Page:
When you have abdominal pain, bloating, or discomfort, you may think that you have Irritable Bowel Syndrome (IBS) but you could actually have SIBO or Small Intestinal Bacterial Overgrowth. Yes, this is confusing, but it turns out there is a reason to figure it out since now there's a new less restrictive diet created by two doctors that can help bring much-needed relief to sufferers of SIBO. It's called the Low Fermentation Eating or LFE approach and it works as well as Low-FODMAP but you're allowed to eat many more foods that are nutritious so you can feel better, stay on the diet and be healthy too.

SIBO is a wildly misunderstood condition where bacteria that normally grow in other parts of the gut begin to grow in the small intestine. This growth triggers the bacteria to release gas or fermentation, as they ingest foods you eat, which causes pain, cramping, consti[pation or diarrhea, depending on the type of bacteria you are dealing with.

What is the Difference Between SIBO and IBS?

SIBO is a form of IBS, and while IBS is the most common cause of gastrointestinal distress, affecting millions of people, according to the Cedar Sinai gastroenterologists who have written The Microbiome Connection, Your Guide to IBS, SIBO and Low-Fermentation Eating, SIBO actually is an extremely common ailment that affects an estimated 11 percent of the world's population.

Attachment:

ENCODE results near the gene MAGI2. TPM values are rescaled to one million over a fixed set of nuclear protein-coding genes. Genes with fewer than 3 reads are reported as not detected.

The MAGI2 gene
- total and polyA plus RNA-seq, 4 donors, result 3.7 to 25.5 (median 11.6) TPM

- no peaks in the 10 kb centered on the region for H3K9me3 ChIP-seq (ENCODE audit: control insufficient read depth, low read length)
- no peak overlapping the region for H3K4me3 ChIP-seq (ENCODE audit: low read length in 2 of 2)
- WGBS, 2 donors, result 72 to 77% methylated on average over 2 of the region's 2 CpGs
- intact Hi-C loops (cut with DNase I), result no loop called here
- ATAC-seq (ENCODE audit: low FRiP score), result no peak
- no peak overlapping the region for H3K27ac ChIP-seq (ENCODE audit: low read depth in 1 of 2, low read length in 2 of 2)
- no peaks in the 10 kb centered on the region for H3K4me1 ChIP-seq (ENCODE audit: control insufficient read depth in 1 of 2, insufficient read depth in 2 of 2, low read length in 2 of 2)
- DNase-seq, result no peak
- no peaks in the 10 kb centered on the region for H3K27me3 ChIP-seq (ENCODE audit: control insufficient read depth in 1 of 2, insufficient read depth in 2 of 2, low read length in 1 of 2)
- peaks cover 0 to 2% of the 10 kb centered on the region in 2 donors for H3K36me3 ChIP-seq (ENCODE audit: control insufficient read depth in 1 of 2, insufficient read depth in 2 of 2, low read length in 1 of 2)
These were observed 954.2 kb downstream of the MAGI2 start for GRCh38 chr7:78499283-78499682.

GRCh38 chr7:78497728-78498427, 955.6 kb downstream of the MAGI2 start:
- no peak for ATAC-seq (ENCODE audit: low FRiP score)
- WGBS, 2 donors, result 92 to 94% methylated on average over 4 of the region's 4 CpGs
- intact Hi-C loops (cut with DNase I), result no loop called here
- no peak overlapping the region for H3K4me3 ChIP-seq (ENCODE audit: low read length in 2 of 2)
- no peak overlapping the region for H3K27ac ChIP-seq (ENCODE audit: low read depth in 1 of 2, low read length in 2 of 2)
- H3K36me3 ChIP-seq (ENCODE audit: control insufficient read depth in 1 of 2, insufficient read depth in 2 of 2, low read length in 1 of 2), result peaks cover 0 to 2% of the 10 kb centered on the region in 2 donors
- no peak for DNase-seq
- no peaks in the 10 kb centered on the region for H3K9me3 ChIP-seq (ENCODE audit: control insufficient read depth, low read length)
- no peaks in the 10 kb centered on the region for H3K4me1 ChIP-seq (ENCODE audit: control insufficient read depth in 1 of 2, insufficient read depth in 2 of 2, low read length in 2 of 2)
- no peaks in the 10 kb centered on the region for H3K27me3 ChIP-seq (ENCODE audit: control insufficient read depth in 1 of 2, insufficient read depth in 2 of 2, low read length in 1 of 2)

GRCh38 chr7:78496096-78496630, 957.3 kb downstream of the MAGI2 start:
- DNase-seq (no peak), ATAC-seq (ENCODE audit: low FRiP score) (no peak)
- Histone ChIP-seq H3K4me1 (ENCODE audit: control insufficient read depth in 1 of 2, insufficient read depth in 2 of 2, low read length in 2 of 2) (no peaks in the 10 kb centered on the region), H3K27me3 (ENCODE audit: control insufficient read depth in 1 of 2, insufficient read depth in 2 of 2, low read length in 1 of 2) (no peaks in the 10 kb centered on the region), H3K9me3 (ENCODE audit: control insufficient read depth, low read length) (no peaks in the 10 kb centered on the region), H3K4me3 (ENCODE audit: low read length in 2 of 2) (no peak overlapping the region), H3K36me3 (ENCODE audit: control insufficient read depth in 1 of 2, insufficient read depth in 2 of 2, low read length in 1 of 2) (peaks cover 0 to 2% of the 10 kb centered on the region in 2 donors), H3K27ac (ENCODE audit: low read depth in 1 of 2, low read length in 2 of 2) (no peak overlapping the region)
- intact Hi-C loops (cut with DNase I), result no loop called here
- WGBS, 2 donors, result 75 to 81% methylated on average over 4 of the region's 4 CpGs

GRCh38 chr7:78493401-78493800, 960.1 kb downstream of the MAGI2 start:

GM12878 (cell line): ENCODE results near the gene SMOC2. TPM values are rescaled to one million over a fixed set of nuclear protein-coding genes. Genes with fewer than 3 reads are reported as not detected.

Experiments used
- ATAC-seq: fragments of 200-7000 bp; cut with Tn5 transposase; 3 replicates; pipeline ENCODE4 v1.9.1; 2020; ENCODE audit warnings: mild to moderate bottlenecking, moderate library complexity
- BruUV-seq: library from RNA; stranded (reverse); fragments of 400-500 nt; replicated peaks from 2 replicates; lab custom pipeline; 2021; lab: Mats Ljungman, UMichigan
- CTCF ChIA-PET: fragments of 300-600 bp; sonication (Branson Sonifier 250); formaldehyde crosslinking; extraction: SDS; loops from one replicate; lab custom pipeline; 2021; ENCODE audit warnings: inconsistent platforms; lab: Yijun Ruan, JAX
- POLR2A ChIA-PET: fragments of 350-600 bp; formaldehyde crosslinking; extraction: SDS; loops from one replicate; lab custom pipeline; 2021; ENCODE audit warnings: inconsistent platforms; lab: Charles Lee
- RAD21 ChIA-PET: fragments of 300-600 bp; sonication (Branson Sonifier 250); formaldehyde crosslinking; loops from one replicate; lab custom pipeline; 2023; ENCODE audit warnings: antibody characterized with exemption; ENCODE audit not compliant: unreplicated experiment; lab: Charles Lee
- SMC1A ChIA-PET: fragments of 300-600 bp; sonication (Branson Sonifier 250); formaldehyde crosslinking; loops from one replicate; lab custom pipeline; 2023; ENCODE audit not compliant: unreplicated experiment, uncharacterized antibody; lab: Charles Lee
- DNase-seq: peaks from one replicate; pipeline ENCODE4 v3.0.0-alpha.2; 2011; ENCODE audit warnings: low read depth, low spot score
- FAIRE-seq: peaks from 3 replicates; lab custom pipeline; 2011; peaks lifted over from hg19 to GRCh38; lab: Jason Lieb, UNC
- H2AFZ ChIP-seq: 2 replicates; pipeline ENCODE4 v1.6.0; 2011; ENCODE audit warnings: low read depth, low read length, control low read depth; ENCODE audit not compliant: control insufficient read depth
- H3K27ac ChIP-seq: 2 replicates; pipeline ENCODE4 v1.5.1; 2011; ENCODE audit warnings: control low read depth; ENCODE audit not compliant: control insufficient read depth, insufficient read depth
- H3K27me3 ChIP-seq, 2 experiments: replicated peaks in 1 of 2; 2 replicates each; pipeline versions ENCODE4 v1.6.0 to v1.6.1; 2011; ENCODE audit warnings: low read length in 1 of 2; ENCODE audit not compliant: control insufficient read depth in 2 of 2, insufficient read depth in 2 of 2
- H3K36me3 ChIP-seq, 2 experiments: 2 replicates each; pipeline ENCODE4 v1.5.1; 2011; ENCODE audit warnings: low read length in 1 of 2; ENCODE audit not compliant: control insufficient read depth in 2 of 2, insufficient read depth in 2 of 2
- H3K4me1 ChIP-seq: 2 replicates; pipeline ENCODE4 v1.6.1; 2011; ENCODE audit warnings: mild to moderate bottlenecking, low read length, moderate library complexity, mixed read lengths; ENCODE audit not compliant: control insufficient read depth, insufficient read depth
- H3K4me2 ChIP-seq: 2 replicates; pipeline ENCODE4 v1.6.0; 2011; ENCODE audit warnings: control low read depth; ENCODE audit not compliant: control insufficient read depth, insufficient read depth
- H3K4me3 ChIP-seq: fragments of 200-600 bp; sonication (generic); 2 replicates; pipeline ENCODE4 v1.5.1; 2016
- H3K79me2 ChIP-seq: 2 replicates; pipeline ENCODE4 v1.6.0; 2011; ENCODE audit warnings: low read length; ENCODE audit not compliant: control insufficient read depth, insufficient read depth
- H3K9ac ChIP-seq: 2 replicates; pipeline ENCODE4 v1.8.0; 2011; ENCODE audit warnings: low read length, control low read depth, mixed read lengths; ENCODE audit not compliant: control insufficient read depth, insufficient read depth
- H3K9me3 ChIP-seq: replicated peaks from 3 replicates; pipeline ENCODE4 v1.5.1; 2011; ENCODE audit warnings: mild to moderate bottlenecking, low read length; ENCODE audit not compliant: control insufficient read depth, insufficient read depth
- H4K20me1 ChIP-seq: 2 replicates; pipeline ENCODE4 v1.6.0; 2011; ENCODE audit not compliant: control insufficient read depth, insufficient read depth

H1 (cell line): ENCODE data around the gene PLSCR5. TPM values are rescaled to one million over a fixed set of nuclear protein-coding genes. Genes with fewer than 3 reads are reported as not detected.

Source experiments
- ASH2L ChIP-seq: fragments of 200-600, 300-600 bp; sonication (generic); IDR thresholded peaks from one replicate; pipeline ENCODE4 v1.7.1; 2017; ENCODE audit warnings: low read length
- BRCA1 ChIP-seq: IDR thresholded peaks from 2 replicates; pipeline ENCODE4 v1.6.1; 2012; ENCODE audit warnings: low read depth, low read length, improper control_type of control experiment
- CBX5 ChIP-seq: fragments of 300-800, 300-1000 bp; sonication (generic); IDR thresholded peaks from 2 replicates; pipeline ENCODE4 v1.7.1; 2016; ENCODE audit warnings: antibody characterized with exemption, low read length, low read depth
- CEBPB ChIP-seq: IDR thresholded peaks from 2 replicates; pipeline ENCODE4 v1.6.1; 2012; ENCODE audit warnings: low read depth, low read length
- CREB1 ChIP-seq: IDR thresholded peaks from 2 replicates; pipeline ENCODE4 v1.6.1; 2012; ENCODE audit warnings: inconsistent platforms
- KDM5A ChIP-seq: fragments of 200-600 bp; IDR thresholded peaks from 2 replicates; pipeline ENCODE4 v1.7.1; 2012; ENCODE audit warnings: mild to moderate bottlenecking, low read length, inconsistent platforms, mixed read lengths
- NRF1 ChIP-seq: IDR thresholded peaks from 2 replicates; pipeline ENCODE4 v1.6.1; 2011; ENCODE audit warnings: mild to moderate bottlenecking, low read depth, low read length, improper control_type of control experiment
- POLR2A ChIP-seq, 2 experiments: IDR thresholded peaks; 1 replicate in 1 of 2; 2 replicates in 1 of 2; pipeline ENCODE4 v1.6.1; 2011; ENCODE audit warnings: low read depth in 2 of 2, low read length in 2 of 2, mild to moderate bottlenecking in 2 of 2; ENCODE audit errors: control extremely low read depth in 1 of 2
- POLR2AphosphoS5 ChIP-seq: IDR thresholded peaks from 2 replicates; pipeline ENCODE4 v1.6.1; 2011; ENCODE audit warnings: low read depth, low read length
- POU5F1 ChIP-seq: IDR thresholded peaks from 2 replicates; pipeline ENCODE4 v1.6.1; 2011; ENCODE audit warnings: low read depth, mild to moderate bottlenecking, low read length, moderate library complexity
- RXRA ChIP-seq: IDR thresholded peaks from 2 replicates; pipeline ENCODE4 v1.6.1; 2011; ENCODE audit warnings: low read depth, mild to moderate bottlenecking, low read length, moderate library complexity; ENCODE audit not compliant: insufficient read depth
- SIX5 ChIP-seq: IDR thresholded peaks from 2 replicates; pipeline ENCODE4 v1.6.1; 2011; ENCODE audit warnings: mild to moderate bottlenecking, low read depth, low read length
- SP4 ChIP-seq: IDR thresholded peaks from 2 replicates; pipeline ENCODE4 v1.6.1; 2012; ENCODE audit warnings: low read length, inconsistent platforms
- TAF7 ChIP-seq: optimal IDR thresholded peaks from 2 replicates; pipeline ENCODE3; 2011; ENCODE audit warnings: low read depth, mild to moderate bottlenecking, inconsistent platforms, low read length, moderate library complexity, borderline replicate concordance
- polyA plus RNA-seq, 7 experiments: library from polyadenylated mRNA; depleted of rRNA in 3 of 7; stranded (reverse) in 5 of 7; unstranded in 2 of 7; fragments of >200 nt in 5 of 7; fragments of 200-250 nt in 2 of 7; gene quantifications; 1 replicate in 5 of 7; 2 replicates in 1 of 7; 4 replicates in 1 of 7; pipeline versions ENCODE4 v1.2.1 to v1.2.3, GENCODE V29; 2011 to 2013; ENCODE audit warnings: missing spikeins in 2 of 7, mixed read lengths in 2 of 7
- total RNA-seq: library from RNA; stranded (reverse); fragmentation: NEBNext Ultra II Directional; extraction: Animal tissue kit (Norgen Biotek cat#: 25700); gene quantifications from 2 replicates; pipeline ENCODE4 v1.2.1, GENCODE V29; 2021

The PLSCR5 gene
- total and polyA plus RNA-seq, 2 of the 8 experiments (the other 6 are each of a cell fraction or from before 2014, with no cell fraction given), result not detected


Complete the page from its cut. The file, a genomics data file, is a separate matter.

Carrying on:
What is SIBO?

SIBO is a specific condition where bacteria from the colon back up into the small intestine, explains Dr. Ali Rezaie, half of the team that has written the book and created the Low-Fermentation Eating plan and co-founder of the Good LFE with Dr. Mark Pimentel. When these bacteria eat certain foods like sugar, they release gas, which has nowhere to go and causes inflammation, imbalance, and all sorts of unpleasantness associated with fermentation. But it happens more depending on your diet since these little buggers feed on sugar, dairy, meat, and carbs, and release gas such as methane, hydrogen, and hydrogen sulfide.

Your body doesn't have a way of getting rid of the gas the millions of bacteria produce as they eat – so it causes fermentation in the gut. That's when things go haywire, explains Dr. Ali Rezaie, MD, who is Medical Director of the Gastrointestinal (GI) Motility Program at Cedars-Sinai, Los Angeles, and has created a whole new plan for eating foods that will lower fermentation in the gut, along with his colleague, Dr. Mark Pimentel.

They dedicated their book to all those with a chronic invisible illness: "To those who suffer but don't look sick; to those who hurt but routine tests are inconclusive; to those who agonize in silence." If that sounds like you, and you are ready to try anything, including a new diet, then read on, since this may be part of your solution.